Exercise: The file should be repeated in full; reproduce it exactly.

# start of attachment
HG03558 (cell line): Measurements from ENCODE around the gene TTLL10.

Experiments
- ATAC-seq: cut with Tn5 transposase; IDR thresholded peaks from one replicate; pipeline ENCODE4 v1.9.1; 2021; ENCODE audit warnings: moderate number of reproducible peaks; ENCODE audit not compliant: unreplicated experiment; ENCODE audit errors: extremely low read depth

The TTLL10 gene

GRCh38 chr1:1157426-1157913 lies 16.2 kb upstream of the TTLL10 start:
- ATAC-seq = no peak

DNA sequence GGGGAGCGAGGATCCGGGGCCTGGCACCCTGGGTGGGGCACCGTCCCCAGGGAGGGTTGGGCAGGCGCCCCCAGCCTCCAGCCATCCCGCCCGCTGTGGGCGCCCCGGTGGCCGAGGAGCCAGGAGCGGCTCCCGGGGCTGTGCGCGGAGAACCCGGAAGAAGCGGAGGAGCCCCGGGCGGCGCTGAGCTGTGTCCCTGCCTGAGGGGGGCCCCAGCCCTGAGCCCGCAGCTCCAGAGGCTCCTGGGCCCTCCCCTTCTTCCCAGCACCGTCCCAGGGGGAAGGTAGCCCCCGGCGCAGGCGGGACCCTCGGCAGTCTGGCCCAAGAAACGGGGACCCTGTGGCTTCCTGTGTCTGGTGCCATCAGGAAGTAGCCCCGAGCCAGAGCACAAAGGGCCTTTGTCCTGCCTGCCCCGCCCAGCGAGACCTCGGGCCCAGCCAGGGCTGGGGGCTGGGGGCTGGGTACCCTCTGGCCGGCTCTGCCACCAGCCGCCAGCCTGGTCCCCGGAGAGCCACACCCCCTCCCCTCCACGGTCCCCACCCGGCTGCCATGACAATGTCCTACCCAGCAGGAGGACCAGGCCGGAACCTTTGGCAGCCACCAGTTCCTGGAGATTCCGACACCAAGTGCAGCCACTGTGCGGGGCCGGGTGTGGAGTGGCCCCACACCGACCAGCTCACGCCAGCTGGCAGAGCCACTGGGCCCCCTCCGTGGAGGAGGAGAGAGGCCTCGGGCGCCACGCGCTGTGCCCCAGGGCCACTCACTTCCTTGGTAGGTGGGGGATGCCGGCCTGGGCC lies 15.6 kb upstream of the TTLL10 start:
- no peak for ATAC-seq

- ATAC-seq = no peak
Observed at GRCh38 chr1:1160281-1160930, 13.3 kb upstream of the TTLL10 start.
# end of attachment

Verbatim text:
HG03558 (cell line): Measurements from ENCODE around the gene TTLL10.

Experiments
- ATAC-seq: cut with Tn5 transposase; IDR thresholded peaks from one replicate; pipeline ENCODE4 v1.9.1; 2021; ENCODE audit warnings: moderate number of reproducible peaks; ENCODE audit not compliant: unreplicated experiment; ENCODE audit errors: extremely low read depth

The TTLL10 gene

GRCh38 chr1:1157426-1157913 lies 16.2 kb upstream of the TTLL10 start:
- ATAC-seq = no peak

DNA sequence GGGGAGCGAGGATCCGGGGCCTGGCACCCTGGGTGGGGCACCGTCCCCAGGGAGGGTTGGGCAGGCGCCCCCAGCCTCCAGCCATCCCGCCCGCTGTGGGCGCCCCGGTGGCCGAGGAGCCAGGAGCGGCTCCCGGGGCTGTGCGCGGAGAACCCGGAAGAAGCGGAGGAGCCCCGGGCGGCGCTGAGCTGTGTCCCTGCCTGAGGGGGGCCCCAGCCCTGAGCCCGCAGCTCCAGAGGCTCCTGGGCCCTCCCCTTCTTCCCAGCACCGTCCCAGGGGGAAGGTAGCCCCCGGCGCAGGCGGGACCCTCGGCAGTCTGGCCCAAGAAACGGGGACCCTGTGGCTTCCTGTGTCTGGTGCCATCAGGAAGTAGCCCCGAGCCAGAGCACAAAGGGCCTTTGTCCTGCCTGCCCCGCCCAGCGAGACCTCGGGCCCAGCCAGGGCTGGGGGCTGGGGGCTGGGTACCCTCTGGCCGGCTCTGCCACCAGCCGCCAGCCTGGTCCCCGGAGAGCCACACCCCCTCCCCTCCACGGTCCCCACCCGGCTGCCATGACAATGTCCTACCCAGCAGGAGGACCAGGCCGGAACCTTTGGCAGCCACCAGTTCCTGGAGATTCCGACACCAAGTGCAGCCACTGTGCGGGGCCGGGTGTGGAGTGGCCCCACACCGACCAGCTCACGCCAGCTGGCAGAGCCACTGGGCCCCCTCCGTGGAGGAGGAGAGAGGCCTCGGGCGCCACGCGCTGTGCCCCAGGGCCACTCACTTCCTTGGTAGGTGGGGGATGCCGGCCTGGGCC lies 15.6 kb upstream of the TTLL10 start:
- no peak for ATAC-seq

- ATAC-seq = no peak
Observed at GRCh38 chr1:1160281-1160930, 13.3 kb upstream of the TTLL10 start.